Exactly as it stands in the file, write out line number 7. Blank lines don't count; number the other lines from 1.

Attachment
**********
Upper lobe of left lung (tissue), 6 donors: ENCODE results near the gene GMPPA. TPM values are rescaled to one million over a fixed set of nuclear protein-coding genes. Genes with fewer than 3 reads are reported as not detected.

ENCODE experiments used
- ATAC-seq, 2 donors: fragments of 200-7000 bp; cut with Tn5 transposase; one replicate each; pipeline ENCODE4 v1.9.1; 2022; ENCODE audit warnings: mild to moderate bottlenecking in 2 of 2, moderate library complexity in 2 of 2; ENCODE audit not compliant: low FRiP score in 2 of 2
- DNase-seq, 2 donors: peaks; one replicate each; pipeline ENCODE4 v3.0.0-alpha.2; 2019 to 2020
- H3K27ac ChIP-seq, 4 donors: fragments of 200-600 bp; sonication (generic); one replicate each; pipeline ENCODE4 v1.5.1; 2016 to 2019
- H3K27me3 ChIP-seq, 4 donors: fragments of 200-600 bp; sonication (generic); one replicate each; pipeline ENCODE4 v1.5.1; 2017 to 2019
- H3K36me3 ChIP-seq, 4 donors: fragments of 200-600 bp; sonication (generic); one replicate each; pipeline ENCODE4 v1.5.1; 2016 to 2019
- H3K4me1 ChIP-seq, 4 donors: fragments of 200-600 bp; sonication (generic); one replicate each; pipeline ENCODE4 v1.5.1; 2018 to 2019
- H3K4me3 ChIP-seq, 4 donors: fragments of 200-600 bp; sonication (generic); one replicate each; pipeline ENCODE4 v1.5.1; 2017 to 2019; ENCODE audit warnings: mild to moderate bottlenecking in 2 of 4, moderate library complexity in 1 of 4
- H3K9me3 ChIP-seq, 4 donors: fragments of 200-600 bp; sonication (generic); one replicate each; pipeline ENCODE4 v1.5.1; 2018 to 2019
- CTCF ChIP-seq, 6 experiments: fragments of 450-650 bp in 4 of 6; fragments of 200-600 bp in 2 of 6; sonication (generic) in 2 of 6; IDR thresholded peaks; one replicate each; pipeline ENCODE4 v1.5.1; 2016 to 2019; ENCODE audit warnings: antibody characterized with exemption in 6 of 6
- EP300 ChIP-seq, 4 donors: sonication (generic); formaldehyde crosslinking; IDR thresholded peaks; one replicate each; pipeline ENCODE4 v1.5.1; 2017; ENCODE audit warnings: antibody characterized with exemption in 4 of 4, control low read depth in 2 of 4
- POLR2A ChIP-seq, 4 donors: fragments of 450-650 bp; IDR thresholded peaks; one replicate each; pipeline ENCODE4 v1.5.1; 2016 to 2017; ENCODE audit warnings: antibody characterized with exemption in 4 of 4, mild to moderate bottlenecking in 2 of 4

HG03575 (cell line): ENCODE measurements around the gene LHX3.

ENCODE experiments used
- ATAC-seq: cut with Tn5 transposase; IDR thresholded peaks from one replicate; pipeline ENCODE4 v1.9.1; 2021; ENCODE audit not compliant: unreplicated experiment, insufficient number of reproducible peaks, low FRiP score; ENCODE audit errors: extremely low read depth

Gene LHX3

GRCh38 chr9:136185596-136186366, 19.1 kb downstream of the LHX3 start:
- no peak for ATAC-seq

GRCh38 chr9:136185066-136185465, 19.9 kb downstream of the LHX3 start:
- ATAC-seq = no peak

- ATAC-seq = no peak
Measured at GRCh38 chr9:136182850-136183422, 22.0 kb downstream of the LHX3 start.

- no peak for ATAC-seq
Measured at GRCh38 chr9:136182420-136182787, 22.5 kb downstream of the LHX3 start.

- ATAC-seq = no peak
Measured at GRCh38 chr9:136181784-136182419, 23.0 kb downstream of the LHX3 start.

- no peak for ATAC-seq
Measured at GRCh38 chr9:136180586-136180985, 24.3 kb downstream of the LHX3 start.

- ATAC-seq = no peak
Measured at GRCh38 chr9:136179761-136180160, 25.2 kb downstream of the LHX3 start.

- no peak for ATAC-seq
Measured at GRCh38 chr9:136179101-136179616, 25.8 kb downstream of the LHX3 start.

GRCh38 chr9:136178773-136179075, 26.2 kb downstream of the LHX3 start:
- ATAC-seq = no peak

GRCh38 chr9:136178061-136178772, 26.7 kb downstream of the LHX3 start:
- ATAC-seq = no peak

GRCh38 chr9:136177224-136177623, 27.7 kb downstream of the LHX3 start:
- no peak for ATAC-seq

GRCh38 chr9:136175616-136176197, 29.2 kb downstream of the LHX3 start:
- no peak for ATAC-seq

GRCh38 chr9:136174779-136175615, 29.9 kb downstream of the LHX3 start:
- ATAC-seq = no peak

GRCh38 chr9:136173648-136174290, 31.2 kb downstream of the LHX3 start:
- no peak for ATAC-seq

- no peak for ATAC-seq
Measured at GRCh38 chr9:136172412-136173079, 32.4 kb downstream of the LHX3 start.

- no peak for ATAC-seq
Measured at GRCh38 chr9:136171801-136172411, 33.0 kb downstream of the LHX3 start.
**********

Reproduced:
- H3K36me3 ChIP-seq, 4 donors: fragments of 200-600 bp; sonication (generic); one replicate each; pipeline ENCODE4 v1.5.1; 2016 to 2019